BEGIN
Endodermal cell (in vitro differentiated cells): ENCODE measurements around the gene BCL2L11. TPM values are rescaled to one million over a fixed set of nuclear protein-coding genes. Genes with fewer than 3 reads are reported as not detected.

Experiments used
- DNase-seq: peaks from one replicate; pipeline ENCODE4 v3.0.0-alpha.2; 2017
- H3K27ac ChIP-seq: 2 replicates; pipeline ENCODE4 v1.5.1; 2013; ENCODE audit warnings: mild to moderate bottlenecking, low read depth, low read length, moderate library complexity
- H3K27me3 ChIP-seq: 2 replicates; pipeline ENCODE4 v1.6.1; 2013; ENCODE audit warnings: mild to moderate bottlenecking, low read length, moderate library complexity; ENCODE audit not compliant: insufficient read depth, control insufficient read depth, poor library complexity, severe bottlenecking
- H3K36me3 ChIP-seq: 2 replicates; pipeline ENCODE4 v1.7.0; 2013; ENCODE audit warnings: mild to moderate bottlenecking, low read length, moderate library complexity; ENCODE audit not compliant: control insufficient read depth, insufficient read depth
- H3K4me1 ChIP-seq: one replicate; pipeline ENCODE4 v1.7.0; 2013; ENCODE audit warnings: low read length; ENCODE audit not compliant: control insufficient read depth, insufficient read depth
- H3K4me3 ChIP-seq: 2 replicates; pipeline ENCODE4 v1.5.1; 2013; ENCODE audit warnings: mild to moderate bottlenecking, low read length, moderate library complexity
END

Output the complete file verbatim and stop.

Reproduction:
Endodermal cell (in vitro differentiated cells): ENCODE measurements around the gene BCL2L11. TPM values are rescaled to one million over a fixed set of nuclear protein-coding genes. Genes with fewer than 3 reads are reported as not detected.

Experiments used
- DNase-seq: peaks from one replicate; pipeline ENCODE4 v3.0.0-alpha.2; 2017
- H3K27ac ChIP-seq: 2 replicates; pipeline ENCODE4 v1.5.1; 2013; ENCODE audit warnings: mild to moderate bottlenecking, low read depth, low read length, moderate library complexity
- H3K27me3 ChIP-seq: 2 replicates; pipeline ENCODE4 v1.6.1; 2013; ENCODE audit warnings: mild to moderate bottlenecking, low read length, moderate library complexity; ENCODE audit not compliant: insufficient read depth, control insufficient read depth, poor library complexity, severe bottlenecking
- H3K36me3 ChIP-seq: 2 replicates; pipeline ENCODE4 v1.7.0; 2013; ENCODE audit warnings: mild to moderate bottlenecking, low read length, moderate library complexity; ENCODE audit not compliant: control insufficient read depth, insufficient read depth
- H3K4me1 ChIP-seq: one replicate; pipeline ENCODE4 v1.7.0; 2013; ENCODE audit warnings: low read length; ENCODE audit not compliant: control insufficient read depth, insufficient read depth
- H3K4me3 ChIP-seq: 2 replicates; pipeline ENCODE4 v1.5.1; 2013; ENCODE audit warnings: mild to moderate bottlenecking, low read length, moderate library complexity